Urban planning must utilitize cost effective schemes to allow residents from all income levels to participate in greening urban areas. Environmental damage risks the health of poor residents in urban areas through tainted waters supplies and poor air quality. Ultimately these factors sprout from middle and upper class consumerism which occurs on a much larger scale than the poor, even though they suffer the most. Thus a combination of green urban planning and education can not only lessen our effects on the environment but also alleviate poverty by eradicating major health problems that otherwise would occur and keep families poor.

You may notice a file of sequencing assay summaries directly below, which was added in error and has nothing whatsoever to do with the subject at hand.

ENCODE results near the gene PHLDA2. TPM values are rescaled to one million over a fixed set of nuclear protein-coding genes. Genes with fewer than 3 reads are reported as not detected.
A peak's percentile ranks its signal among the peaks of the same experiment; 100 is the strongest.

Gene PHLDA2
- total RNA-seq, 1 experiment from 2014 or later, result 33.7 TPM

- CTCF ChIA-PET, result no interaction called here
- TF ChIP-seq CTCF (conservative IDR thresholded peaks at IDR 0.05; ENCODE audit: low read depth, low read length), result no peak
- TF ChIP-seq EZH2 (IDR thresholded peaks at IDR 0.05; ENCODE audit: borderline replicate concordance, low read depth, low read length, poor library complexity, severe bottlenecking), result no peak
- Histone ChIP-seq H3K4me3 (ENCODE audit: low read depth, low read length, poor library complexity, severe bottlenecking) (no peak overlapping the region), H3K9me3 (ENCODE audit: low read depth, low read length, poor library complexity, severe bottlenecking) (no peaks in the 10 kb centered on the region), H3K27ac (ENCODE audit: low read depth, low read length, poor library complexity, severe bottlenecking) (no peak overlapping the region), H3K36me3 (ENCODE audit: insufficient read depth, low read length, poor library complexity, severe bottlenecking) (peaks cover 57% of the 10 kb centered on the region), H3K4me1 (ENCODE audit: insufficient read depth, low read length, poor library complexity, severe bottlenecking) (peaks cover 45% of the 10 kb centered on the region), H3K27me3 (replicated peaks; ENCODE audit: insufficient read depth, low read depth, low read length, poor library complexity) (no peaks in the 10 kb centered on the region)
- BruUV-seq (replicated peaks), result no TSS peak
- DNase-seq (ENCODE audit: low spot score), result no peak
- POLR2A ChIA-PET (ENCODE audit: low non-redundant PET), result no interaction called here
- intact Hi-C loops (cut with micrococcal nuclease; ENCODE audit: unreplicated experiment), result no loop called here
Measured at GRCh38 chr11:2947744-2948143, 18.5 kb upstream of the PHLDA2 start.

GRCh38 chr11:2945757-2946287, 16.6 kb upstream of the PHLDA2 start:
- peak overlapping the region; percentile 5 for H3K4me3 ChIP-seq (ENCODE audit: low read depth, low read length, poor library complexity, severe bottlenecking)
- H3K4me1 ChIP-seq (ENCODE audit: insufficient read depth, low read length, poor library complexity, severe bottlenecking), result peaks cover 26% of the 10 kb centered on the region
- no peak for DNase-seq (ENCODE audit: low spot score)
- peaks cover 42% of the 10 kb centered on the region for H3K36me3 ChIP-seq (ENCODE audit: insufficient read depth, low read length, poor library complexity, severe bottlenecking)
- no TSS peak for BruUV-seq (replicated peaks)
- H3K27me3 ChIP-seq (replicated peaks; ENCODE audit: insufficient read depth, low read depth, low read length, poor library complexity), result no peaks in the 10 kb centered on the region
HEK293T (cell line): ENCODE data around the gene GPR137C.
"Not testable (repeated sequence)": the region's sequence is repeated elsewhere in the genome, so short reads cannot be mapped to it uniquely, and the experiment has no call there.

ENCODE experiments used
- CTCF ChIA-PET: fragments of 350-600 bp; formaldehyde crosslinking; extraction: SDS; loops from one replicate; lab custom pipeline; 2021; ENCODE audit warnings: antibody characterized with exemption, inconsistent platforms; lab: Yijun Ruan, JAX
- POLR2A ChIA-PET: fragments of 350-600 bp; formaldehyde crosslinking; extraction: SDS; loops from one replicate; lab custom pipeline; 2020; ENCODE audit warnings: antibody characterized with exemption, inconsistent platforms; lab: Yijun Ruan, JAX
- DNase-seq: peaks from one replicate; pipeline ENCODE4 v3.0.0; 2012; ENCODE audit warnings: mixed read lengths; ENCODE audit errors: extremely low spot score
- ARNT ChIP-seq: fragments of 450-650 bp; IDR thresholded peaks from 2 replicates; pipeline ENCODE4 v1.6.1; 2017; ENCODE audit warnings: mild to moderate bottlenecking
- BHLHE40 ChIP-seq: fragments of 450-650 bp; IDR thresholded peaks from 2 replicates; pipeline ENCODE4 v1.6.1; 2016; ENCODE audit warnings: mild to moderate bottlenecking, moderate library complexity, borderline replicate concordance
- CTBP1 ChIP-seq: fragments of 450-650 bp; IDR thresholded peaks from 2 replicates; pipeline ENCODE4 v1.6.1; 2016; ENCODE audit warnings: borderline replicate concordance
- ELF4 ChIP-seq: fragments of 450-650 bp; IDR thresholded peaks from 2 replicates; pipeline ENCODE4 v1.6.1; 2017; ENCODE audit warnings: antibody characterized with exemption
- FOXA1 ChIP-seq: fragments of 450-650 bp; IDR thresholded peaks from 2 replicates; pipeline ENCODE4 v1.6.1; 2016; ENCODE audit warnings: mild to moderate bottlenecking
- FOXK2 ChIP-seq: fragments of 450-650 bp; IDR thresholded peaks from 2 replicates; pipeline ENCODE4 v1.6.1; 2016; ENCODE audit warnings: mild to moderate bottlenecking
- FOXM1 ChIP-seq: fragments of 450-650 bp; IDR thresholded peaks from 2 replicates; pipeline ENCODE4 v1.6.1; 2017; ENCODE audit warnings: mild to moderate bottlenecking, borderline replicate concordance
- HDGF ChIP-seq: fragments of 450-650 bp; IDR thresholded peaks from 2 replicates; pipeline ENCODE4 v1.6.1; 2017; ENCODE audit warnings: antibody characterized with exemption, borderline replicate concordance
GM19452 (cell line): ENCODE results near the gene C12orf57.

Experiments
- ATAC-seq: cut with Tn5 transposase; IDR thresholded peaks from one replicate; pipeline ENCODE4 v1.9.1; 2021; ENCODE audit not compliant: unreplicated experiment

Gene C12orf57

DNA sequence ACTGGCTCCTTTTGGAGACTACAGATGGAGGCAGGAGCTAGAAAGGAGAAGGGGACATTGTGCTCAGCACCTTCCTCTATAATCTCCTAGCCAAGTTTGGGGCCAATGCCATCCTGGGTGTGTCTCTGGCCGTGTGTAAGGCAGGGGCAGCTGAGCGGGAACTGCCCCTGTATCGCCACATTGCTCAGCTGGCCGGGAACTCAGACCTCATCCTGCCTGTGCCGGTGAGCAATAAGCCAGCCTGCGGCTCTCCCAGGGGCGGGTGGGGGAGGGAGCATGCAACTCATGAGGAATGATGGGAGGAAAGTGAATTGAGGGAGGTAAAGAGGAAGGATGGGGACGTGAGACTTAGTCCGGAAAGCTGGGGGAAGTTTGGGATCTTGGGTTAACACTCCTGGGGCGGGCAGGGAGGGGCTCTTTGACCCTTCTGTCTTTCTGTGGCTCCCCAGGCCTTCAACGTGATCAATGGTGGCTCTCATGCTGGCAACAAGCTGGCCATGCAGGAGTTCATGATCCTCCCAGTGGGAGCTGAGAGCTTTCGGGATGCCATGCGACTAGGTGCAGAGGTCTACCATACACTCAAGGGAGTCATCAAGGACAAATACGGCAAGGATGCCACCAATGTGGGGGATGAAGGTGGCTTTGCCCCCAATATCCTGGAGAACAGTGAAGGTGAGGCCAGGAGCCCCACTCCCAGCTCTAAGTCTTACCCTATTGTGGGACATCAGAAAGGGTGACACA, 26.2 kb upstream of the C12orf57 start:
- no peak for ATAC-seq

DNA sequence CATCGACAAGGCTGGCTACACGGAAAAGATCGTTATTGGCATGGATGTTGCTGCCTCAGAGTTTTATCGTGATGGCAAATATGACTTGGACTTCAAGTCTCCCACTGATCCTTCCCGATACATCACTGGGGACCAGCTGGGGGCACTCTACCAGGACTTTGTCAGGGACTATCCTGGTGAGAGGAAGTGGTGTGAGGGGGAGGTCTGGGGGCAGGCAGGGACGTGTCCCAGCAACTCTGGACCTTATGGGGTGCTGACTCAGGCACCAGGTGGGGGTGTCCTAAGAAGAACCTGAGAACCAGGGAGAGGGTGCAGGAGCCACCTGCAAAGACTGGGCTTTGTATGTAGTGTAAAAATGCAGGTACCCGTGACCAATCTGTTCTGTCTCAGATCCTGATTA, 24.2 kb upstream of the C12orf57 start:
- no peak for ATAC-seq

Absolutely! In my opinion, one of the best things that an urban planner can do is to make tall buildings with residences on top and businesses on the bottom. By placing residences and businesses close together and maintaining a certain vacancy rate, more people can walk or bicycle to where they work. In addition, tall, narrow buildings can leave more space free for gardens. Here is an article with a picture of what I think a green city should look like:
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